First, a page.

HOWEVER… my concern is that I’ll confuse Google. Right now, I rank really well for several big terms and most of my traffic is from Google. If I try and pivot for a while, will that break it?

Any thoughts? I’m not sure what to do and don’t want to make it worse!!

Katie Price Webster | Healthy Seasonal Recipes

Hi Katie from Healthyseasonalrecipes.com here. I have a question about best practices for internal linking. 

I know it is important to link internally to related content on my site to help Google understand the hierarchy of the content. But… does that mean I am always supposed to link reciprocally between two posts? 

When I wrote this Roasted Parsnip post, I linked to this Mashed Carrots and Parsnips recipe. Should I also go back to that mashed carrots and parsnips post and add a link to the roasted parsnips? If they link to each other, how does this show a hierarchy? 

When I read about it on Yoast they say, “On your site, you might have blog posts that are quite similar. If, for example, you write a lot about SEO, you could have multiple blog posts about site structure, each covering a different aspect. Consequently, Google won’t be able to tell which of these pages is the most important, so you’ll be competing with your own content for a high ranking in Google. You should let Google know which page you think is most important. You need a good internal linking and taxonomy structure to do this, so all those pages can work for you, instead of against you.” 

Thanks so much! Looking forward to hearing about this and any more tidbits you can share regarding internal linking!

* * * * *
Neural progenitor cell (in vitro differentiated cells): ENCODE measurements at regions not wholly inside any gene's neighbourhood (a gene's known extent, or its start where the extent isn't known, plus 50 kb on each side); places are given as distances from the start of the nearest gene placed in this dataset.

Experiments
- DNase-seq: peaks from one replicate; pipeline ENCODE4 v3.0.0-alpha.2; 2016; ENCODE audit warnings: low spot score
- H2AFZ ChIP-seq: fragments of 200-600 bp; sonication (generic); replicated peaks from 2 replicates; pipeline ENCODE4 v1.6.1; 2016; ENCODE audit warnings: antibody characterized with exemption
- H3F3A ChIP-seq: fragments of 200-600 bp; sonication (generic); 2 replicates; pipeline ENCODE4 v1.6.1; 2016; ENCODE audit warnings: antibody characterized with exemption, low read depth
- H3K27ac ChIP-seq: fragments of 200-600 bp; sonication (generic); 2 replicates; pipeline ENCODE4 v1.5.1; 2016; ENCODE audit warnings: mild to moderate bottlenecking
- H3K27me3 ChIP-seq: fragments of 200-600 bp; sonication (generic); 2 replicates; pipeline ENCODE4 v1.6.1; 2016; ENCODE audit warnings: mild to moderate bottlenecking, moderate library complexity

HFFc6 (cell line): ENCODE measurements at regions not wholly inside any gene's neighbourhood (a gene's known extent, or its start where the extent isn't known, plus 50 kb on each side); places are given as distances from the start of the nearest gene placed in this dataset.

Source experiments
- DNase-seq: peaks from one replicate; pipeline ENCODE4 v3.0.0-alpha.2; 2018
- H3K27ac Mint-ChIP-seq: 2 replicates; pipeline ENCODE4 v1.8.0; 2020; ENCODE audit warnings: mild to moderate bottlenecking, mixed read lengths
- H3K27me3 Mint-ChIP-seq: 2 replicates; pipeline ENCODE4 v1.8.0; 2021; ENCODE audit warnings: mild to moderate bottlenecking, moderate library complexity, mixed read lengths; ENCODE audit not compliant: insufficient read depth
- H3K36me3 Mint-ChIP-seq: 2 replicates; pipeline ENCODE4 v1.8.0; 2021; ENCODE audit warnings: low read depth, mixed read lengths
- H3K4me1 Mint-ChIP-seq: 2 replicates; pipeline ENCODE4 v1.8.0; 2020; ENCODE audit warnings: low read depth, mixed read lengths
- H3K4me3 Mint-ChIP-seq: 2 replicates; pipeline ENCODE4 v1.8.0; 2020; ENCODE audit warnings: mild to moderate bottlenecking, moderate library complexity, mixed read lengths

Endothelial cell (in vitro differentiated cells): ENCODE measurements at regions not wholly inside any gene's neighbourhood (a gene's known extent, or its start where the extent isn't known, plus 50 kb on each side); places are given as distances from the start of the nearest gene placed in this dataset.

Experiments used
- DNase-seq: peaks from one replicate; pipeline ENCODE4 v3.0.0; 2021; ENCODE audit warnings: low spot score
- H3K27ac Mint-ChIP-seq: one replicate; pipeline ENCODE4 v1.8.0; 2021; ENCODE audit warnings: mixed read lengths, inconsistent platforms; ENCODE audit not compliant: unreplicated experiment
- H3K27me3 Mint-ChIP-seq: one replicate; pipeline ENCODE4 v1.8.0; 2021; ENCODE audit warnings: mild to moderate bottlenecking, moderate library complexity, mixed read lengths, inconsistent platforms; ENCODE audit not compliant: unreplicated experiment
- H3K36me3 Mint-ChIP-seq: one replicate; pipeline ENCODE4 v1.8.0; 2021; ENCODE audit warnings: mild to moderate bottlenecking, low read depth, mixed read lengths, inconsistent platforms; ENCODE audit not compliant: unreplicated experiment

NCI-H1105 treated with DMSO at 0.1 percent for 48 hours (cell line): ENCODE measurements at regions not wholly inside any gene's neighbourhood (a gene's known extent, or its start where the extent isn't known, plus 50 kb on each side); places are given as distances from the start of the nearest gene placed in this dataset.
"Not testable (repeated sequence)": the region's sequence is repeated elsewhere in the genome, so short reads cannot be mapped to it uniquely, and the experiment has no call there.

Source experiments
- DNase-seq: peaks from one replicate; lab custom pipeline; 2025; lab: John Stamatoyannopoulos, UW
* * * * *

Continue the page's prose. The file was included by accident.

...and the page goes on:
Seng Nickerson | Sengerson.com

Often, when I’m searching for phrases to rank for, if Quora or Pinterest shows up in the top five results, I know there’s not a lot of good content around it, so it’s a key term I’ll probably target. However, more recently, I’ve noticed key phrases that I think have really good content are also showing Pinterest as 3rd or 4th. Is Google placing more Pinterest pages as search results on the first page?

Kelli Shallal | Hungry Hobby

I have a recipe that’s going crazy. Highest traffic I’ve seen in forever. It currently sits number 1 for its search term which is being hit heavy right now. It’s a bread recipe. Right now, the video in the recipe is for the original recipe I adapted it from (a sweeter version.)

I just filmed a new video specific to this recipe. The question is, if the post is number one, should I be cautious about switching out the video or will that not matter that much? This post is driving a ton of traffic so the last thing I want to do is knock it out of the number one spot. Thoughts? Leave the “similar recipe” video or switch it out to the newly filmed actual recipe.

Right now the “close alternative recipe” is placed using the MV plugin right above the recipe card. Apparently, I did not embed the code into WP Recipe Maker like I usually do. So, it would be switching the video via the plugin and adding the embed code to WP Recipe Maker. My initial thoughts are this shouldn’t jar things, but I figured I’d ask first. Since touching number one posts is usually no Bueno.